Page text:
And being able to “view” the shadows of buildings play across the plot and any existing buildings thorough a time-lapsed year – what would that be worth?
By blending augmented reality with local social media sites – blogs and wikis set up to allow comment on new developments, one could obtain residents’ actual (and future) comments, images and questions on the design resulting in a very interactive and pertinent consultation.
During construction, site visits could be augmented by being able to view the actual versus the planned in 3D whilst at site, simply pointing youriPhone at the building and seeing the actual and the digital overlaid.
Post-construction, facilities management and maintenance could walk round the finished building – being able to “click” on the building components and getting specifications, data, construction methods, or being able to control the elements – HVAC, security, fire, lift logic and so forth. This would be further enhanced by the use of BIM (Building Information Model) CAD tools and software in the design process.
If you are in IT, imagine being able to scan a floor space and obtain network diagrams and floor port information super-imposed over the top, the helpdesk to-do list superimposed over your colleagues heads as you walk bout, or to view a PC or server rack and peruse its environmental information and alert logs – and then to able to dip into control and rectify.
The possibilities for this “new” technology are constrained only by our own visions of use of technology and the hardware with which to support it.
At the moment, companies are nibbling at the edges of the technology, with no commercial products yet on the market, but with all the opportunities out there it is surely only a matter of time before someone grasps the mantle.
If you would like to investigate a little further, Wikitude is an augmented reality application available now for both iPhone and Google Android phones. It overlays Wikipedia information on the image http://www.wikitude.org/world_browser – a little buggy, but it is early days and I firmly believe that applications such as this will literally change the way we view and interact with our environment. There is great potential here for truly life improving applications, the internet is going mobile and search is going graphical and contextual. It will be a brave new world.
The federal trade commission in the States announced this week that any goods or monies received by an individual blogging should be declared. I see no problem in that whatsoever, but it has caused quite a stir and mixture of opinions – most of those against it are bloggers and I think they doth protest too much!
The internet is built upon openness, transparency and trust. I use it for all manner of things, one of which is product and service research. I use certain sites and forums and infer quality, usefulness, appropriateness from those sites, some of which include blogs. In my opinion – if you are being paid (cash or kind) to review or push a product it will colour your judgement. If I know that the source from which I am reading is not independent I can take that into consideration, not necessarily discount it, but at least I know the blogger’s judgement is tainted somewhat.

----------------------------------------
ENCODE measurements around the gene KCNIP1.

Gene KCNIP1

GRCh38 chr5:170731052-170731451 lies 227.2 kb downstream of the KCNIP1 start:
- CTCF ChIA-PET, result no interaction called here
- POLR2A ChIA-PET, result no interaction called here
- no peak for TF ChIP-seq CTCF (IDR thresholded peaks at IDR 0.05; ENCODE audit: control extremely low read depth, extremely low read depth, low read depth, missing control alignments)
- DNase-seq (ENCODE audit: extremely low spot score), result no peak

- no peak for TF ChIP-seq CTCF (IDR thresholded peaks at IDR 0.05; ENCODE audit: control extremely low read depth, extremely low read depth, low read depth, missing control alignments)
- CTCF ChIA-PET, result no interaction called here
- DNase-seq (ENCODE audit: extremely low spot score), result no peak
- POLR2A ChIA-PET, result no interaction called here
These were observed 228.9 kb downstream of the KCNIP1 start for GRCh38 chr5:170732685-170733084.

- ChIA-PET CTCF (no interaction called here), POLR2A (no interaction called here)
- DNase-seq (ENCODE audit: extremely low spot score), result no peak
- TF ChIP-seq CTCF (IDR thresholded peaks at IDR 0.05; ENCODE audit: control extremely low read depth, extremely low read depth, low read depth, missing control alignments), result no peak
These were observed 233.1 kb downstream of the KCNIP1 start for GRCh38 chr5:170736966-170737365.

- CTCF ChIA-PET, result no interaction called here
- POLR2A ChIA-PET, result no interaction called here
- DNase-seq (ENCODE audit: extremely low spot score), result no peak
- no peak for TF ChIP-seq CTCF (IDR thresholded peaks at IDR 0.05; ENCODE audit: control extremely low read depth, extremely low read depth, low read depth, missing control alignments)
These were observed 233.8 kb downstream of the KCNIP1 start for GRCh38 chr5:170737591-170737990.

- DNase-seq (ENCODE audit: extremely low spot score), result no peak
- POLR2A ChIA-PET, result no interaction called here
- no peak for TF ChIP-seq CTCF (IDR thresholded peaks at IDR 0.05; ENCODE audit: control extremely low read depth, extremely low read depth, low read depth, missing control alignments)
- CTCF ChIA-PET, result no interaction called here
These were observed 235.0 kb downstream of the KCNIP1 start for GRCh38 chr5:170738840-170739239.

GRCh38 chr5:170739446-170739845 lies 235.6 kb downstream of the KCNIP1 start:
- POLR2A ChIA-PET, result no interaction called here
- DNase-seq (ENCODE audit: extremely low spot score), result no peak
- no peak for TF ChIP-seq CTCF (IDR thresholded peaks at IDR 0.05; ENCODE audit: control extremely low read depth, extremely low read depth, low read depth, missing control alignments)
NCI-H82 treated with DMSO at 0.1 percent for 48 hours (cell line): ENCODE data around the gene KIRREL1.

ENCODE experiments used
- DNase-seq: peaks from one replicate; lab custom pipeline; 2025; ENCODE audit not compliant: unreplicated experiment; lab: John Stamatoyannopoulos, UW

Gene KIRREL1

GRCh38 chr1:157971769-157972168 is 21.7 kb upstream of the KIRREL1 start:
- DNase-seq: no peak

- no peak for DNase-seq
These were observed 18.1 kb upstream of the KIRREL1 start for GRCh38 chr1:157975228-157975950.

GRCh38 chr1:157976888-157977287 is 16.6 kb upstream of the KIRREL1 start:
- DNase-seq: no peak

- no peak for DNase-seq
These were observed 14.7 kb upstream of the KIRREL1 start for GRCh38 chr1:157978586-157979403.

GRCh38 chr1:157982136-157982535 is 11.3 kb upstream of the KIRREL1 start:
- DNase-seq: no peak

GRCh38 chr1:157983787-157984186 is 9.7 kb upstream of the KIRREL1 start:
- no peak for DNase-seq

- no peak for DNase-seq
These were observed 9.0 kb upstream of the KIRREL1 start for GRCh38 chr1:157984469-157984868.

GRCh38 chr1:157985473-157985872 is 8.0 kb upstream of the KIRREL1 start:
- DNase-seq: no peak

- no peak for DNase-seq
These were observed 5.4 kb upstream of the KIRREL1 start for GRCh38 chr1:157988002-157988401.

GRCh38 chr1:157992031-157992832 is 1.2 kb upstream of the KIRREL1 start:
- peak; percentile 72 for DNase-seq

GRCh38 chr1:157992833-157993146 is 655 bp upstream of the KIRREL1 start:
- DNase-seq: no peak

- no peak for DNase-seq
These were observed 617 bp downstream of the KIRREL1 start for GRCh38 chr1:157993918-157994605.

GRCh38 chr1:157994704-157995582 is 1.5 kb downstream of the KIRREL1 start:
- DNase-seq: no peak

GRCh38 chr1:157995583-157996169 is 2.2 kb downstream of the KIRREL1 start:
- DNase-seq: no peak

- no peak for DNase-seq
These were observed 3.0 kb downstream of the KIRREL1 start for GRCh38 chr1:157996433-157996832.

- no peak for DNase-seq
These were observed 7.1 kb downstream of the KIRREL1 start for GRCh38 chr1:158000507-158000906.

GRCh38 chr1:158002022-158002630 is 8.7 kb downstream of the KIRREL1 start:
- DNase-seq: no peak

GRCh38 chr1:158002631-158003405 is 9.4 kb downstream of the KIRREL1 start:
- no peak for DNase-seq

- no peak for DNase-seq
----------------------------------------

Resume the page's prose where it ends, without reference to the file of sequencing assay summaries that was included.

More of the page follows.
I have seen all sorts of criticisms about this being “Big Brotherly” and unconstitutional. Whilst I am not an expert on American law I do have a moral backbone, deceiving your readership is amoral, taking covert back-handers or “bribes” is amoral. Just rectify the situation by stating that you have received a gift from the company’s marketing department. Freedom of the press has nothing to do with being bought out by corporate America. We the people, can then make our judgements on the unconstitutional nature – or in the case of being British just the ethics.
The opinions against from my reading so far, appear to evolve around disclosure in 140 characters on Twitter, my answer would be that on your Twitter page link to your blog or website and disclose on there – pragmatic. Also, that it doesn’t cover off false advertising claims and other media endorsements such as celebrity endorsements on TV – but I belive it does. But if it doesn’t, campaign for that to be included – not against it; strive for change for the better and not reactionary nay-saying. The internet is ours, indeed the media is now ours too – we need to make things better moving forwards not stamp our feet because we don’t like the rules.
For reference to the scale of the issue:
“The Word of Mouth Marketing Association, an industry group for social and viral marketing specialists, says $1.35bn was spent on social media marketing in 2007, and that will reach $3.7bn by 2011″ – source The Guardian http://bit.ly/dnCrY
Dan Gillmores blog referring to the scale of the problem from the blogger’s point of view, http://bit.ly/3eIT8f
The concept of a virtual conference is not a new one; its roots are firmly embedded with a history of audio and later video conferencing. What sets it aside is the ability to interact with the other participants and to accurately and converse and discuss. The basic tenet of ensures that all participants are indeed looking at exactly the same file and discussing the exact same piece of information – no more checking of which page are we talking about or describing in detail the area of graphic or drawing being discussed and therefore running the time consuming risk of talking at cross-purposes.
The web meeting can be had in either an ad-hoc or more structured manner and from the pleasure of one’s desktop or laptop, no complicated nor expensive equipment is needed merely some software and a network connection. This is leaps and bounds on from the days of sharing screens on video conferencing – there is virtually no jerkiness or stuttering of the video.